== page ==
In other parts of India, caste and religion are primary identities. But what is unique and complex to Tamil Nadu is its linguistic identity, which is undergoing a major transformation. It is unique because none of its neighbouring states has this problem. It is complex because the answer to the question who a Tamil is, is not simple. Tamil Nadu alone is grappling with a pseudo racial-linguistic identity called “Dravidian”.
Dravidian refers to the language group comprising Tamil, Kannada, Telugu, Malayalam and Tulu which are all contiguous but also includes Brahui which is spoken in the Baluch province of Pakistan. It was Francis Whyte Ellis, collector of Madras Province, who correctly identified that Tamil et al formed a linguistic group of their own that was apart from Sanskrit. He called it Dravidian. Robert Caldwell subsequently wrote a comparative grammar of these south Indian languages. Research by Burrow and Emeneau identified Dravidian root words distinct from the Indo-Aryan family of languages.
What was simply a linguistic exercise picked up momentum in the then Madras Province and took on a political colour. Finding of Madagascarian Lemur fossils in the Western Ghats resulted in the theory of Lemuria, a land mass where a pure Dravidian race supposedly originated, that was said to have been lost in the southern oceans.
When Sir John Marshall proposed the Aryan invasion theory after the Mohenjo Daro, Harappa excavations, the Dravidian theorists gleefully latched on to that and claimed Indus civilisation as a Dravidian civilisation which was destroyed by the invading Aryans. They said that the whole of India from Kumarikkandam (Lemuria) to Himalayas, including the Western Indus was populated by Dravidians. The marauding Aryans pushed them down south. The evidence? Brahui, a Dravidian language, spoken in Baluchistan.
This gave rise to Dravidian identity, of the great reign of the Tamil rulers, and the casteless and equitable societies mentioned in the Sangam poems following a religion that is not exactly compatible with the Vedic, Puranic Hindu religion. All ills of modern Tamil society could be blamed on the influence of Sanskrit, Vedas, Aryans and, primarily, brahmins. The Aryans not only drove the Dravidians down south, but also imposed their brahminical Hindu religion and caste system on the Dravidians. The Dravidians had to cast away the evils of the Aryan, brahminical Hindu influence and return to the glorious Sangam Dravidian era. Thus was born the opposites: Dravidian x Aryan, Tamil x Sanskrit, Casteless society x Caste-ridden society, Tamil religion x Hinduism.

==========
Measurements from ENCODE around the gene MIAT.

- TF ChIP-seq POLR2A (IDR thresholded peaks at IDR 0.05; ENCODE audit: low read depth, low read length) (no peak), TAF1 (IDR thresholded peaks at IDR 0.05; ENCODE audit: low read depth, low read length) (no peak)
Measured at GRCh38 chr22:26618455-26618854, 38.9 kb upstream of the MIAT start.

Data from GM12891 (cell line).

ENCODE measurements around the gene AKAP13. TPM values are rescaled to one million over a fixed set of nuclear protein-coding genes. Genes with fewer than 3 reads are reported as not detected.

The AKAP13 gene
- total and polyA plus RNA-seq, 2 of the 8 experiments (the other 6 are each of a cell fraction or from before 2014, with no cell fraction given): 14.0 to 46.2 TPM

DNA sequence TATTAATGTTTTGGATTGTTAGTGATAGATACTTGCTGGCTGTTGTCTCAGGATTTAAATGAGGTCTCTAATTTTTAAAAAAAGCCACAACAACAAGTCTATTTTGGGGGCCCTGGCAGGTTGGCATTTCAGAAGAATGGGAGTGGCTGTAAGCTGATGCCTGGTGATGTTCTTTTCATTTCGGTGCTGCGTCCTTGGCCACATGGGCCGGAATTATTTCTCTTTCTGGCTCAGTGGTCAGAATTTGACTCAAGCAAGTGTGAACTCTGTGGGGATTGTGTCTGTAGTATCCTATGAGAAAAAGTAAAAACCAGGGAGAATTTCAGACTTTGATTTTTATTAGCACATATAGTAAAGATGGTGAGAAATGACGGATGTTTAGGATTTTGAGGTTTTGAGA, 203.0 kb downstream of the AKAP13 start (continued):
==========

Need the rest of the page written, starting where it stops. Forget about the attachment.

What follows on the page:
The Dravidian identity revelled in being anti-Hindu, anti-brahminical (because brahmins exemplify Hinduism, caste system and Sanskrit) and anti-Hindi (because Hindi is the modern representative of Sanskrit). Periyar’s Dravidar Kazhagam and the DMK subscribed to these ideas completely. This identity and the politics built on it helped the DMK capture power in TN.
Dravidian identity politics successfully vanquished other identities in Tamil Nadu for nearly 50 years. Over the last few years, however, a strong contender in the form of Tamil nationalism has emerged because Tamil Nadu got into river water disputes with all the neighbouring states and the neighbours did not seem to care much for Dravidian niceties although Telugus, Kannadigas and Malayalis are putatively Dravidian.
The Tamil nationalists, however, consider Dravidians as their number one enemy. Ramadoss of PMK, Seeman of Nam Tamilar Katchi and other fringe groups have been pushing this Tamil identity in recent times.
There is some confusion on the identity of Tamil speaking brahmins. The Dravidians are fairly clear that brahmins are Aryans. But some Tamil nationalists think brahmins can be included into their fold. They do not speak Sanskrit in any case, except a few mantras.
Thus, we now have a caste identity, a religious identity, a narrow linguistic Tamil identity, and a complex racial-linguistic Dravidian identity. In this milieu, the BJP is trying to introduce the Hindu/Indian identity. The struggle in the coming years in capturing the identity market share may well see Dravidian identity shrinking and yielding space to Tamil identity and the Hindu/Indian identity.
Many youngsters who took part in the jallikkattu agitation will go through the question of their identity. Neither myth, nor real politics is in favour of Dravidian identity.
(The author is the managing director of New Horizon Media Private Limited)
(Note: This article was published in timesofindia.indiatimes.com, March 3, 2017)